The Temple of the Emerald Buddha or Wat Phra Kaew is a royal chapel situated within the walls of the palace. Incorrectly referred to as a Buddhist temple, it is in fact a chapel; it has all the features of a temple except for living quarters for monks. Built in 1783, the temple was constructed in accordance with ancient tradition dating back to Wat Mahathat, a royal chapel within the grounds of the royal palace at Sukhothai, and Wat Phra Si Sanphet at Ayutthaya. The famed Emerald Buddha is kept within the grounds of the temple.
The temple is surrounded on four sides by a series of walled cloisters, with seven different gates. Like those ancient royal temples of Sukhothai and Ayutthaya, the Wat Phra Kaew complex is separated from the living quarters of the kings. Within these walls are buildings and structures for diverse purposes and of differing styles, reflecting the changing architecture during the various reigns of the kings. Despite this, most of the buildings within adhere strictly to classical Thai architecture. The establishment of the Temple of the Emerald Buddha dates to the very founding of the Grand Palace and Bangkok itself.
The Emerald Buddha is an image of the meditating Gautama Buddha seated in the lotus position, made of a semi-precious green stone, clothed in gold and about 66 centimetres (26 in) tall. The image is considered the sacred palladium of Thailand. It is housed in the Temple of the Emerald Buddha (Wat Phra Kaew) on the grounds of the Grand Palace in Bangkok.
Historical sources indicate that the statue surfaced in northern Thailand in the Lan Na kingdom in 1434. One account of its discovery tells that lightning struck a chedi in Wat Pa Yia (Bamboo Forest Monastery, later renamed Wat Phra Kaew) in Chiang Rai, revealing a Buddha covered with stucco inside. The Buddha was then placed in the abbot's residence, who later noticed that stucco on the nose had flaked off, revealing a green interior. The abbot removed the stucco and found a Buddha figure carved from a green semi-precious stone, which became known as Phra Kaew Morakot or in English the Emerald Buddha. ("Emerald" refers to its "green colour" in Thai, not its composition.) Some art historians describe the Emerald Buddha as belonging to the Chiang Saen Style of the 15th century CE, which would mean it is of La Na origin.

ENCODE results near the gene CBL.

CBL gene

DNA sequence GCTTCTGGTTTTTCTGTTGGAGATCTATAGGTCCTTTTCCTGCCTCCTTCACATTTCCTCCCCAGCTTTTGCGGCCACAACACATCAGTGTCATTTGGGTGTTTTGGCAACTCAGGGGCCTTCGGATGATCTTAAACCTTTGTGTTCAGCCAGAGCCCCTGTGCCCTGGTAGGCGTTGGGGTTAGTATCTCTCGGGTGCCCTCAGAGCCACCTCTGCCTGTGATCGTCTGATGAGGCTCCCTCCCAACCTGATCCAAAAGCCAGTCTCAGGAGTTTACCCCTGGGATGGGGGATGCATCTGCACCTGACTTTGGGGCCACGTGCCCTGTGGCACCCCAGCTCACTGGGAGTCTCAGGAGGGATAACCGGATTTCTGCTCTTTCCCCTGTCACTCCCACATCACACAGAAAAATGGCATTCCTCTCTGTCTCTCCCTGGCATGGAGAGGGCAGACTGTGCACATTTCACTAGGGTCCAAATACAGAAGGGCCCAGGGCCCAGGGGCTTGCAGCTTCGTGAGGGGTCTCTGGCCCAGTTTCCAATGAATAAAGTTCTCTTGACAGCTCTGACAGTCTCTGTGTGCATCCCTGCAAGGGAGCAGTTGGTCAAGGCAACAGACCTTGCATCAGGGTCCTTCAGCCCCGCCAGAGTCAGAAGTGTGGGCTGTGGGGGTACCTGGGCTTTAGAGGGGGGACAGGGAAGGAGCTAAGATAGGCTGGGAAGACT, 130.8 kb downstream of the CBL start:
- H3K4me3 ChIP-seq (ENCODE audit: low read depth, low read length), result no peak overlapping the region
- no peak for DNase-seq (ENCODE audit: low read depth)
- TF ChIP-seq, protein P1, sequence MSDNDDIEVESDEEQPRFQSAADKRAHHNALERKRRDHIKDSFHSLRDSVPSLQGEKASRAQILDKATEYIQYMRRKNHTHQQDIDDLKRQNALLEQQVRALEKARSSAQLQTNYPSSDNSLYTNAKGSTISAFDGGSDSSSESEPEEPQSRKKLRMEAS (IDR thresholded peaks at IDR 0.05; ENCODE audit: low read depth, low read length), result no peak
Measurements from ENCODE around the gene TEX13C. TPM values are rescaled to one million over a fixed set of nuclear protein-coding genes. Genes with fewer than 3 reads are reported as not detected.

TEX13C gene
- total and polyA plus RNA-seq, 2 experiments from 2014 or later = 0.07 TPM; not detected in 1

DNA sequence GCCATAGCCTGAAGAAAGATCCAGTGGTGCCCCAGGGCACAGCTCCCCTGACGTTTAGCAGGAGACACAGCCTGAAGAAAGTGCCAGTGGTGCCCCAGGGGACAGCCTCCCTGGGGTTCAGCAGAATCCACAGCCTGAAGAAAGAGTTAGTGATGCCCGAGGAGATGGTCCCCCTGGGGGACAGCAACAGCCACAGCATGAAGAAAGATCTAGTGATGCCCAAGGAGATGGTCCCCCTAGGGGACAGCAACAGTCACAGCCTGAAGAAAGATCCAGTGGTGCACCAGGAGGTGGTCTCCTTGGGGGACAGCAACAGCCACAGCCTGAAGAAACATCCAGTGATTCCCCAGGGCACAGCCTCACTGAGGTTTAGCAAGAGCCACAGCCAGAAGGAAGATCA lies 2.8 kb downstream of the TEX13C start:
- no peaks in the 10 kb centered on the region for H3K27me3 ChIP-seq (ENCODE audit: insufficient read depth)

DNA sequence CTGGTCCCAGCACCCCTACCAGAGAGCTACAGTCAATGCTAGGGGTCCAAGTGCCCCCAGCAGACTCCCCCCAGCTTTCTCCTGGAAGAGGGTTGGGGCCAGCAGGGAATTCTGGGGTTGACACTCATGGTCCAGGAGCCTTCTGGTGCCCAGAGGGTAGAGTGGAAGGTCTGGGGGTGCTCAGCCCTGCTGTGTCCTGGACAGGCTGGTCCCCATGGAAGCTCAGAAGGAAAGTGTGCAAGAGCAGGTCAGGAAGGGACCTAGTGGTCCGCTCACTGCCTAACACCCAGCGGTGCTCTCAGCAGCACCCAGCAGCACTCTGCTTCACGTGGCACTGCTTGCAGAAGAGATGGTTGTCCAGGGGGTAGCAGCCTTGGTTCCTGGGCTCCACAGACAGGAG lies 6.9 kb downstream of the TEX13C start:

The legend reports that King Sam Fang Kaen of Lan Na wanted it in his capital, Chiang Mai, but the elephant carrying it insisted, on three separate occasions, on going instead to Lampang. This was taken as a divine sign, and the Emerald Buddha stayed in Lampang in a specially-built temple (now Wat Phra Kaeo Don Tao) for the next 32 years. In 1468, it was moved to Chiang Mai by King Tilokaraj, where it was kept in a niche in a large stupa called Chedi Luang.
The Emerald Buddha remained in Chiang Mai until 1552, when it was taken to Luang Prabang, then the capital of the Lao kingdom of Lan Xang. Some years earlier, the crown prince of Lan Xang, Setthathirath, had been invited to occupy the vacant throne of Lan Na.
In 1564, King Setthathirath moved it to Vientiane, which he had made his new capital due to Burmese attacks and where the Buddha image was housed in Haw Phra Kaew. The Buddha image would stay in Vientiane for the next 214 years.
In 1779, the Siamese General Chao Phraya Chakri put down an insurrection, captured Vientiane and took the Emerald Buddha to Siam. It was installed in a shrine close to Wat Arun in Thonburi, the new capital of Siam. Chao Phra Chakri then seized the throne for himself and founded the Chakri Dynasty of the Rattanakosin Kingdom, where he would later be titled King Rama I. He shifted his capital across Chao Phraya river to its present location in Bangkok, and constructed the new Grand Palace including Wat Phra Kaew within its compound. Wat Phra Kaew was consecrated in 1784, and the Emerald Buddha was moved with great pomp and pageantry to its current home in the ubosot of the Wat Phra Kaew temple complex on 22 March 1784.